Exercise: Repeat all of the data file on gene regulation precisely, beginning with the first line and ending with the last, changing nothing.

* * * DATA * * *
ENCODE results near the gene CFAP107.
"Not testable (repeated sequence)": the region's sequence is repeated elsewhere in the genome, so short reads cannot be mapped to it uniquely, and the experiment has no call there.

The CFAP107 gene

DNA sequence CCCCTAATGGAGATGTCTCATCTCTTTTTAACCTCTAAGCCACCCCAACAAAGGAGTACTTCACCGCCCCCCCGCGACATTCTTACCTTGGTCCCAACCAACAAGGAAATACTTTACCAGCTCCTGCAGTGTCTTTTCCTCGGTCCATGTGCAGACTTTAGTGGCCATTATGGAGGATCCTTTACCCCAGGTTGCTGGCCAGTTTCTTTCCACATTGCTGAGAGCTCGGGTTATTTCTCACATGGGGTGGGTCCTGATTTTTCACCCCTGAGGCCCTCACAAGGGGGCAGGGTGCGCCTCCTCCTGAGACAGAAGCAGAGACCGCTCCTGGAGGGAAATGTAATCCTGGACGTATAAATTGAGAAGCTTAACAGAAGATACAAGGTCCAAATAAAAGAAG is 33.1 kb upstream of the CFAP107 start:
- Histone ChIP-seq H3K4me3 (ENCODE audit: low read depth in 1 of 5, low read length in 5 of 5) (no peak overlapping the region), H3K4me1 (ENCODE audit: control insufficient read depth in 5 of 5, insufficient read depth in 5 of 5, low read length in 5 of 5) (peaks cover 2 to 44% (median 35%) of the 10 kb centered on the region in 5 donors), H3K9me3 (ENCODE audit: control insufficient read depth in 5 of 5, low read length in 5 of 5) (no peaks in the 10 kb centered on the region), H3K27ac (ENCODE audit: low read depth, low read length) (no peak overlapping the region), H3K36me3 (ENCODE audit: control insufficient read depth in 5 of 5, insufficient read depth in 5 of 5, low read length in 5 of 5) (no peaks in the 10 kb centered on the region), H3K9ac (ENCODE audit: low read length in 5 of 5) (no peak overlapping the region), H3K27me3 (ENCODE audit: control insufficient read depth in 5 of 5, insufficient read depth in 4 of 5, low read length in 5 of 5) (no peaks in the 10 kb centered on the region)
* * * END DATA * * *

ENCODE results near the gene CFAP107.
"Not testable (repeated sequence)": the region's sequence is repeated elsewhere in the genome, so short reads cannot be mapped to it uniquely, and the experiment has no call there.

The CFAP107 gene

DNA sequence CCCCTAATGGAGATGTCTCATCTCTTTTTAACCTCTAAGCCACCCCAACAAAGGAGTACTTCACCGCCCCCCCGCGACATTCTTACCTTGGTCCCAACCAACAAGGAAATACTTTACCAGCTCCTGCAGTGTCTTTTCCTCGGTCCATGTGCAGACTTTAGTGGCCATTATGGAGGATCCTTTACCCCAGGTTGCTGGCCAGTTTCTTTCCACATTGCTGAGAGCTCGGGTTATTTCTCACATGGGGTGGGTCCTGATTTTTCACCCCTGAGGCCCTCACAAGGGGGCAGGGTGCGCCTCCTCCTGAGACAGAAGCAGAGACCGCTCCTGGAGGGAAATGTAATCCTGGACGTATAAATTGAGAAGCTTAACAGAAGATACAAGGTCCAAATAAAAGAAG is 33.1 kb upstream of the CFAP107 start:
- Histone ChIP-seq H3K4me3 (ENCODE audit: low read depth in 1 of 5, low read length in 5 of 5) (no peak overlapping the region), H3K4me1 (ENCODE audit: control insufficient read depth in 5 of 5, insufficient read depth in 5 of 5, low read length in 5 of 5) (peaks cover 2 to 44% (median 35%) of the 10 kb centered on the region in 5 donors), H3K9me3 (ENCODE audit: control insufficient read depth in 5 of 5, low read length in 5 of 5) (no peaks in the 10 kb centered on the region), H3K27ac (ENCODE audit: low read depth, low read length) (no peak overlapping the region), H3K36me3 (ENCODE audit: control insufficient read depth in 5 of 5, insufficient read depth in 5 of 5, low read length in 5 of 5) (no peaks in the 10 kb centered on the region), H3K9ac (ENCODE audit: low read length in 5 of 5) (no peak overlapping the region), H3K27me3 (ENCODE audit: control insufficient read depth in 5 of 5, insufficient read depth in 4 of 5, low read length in 5 of 5) (no peaks in the 10 kb centered on the region)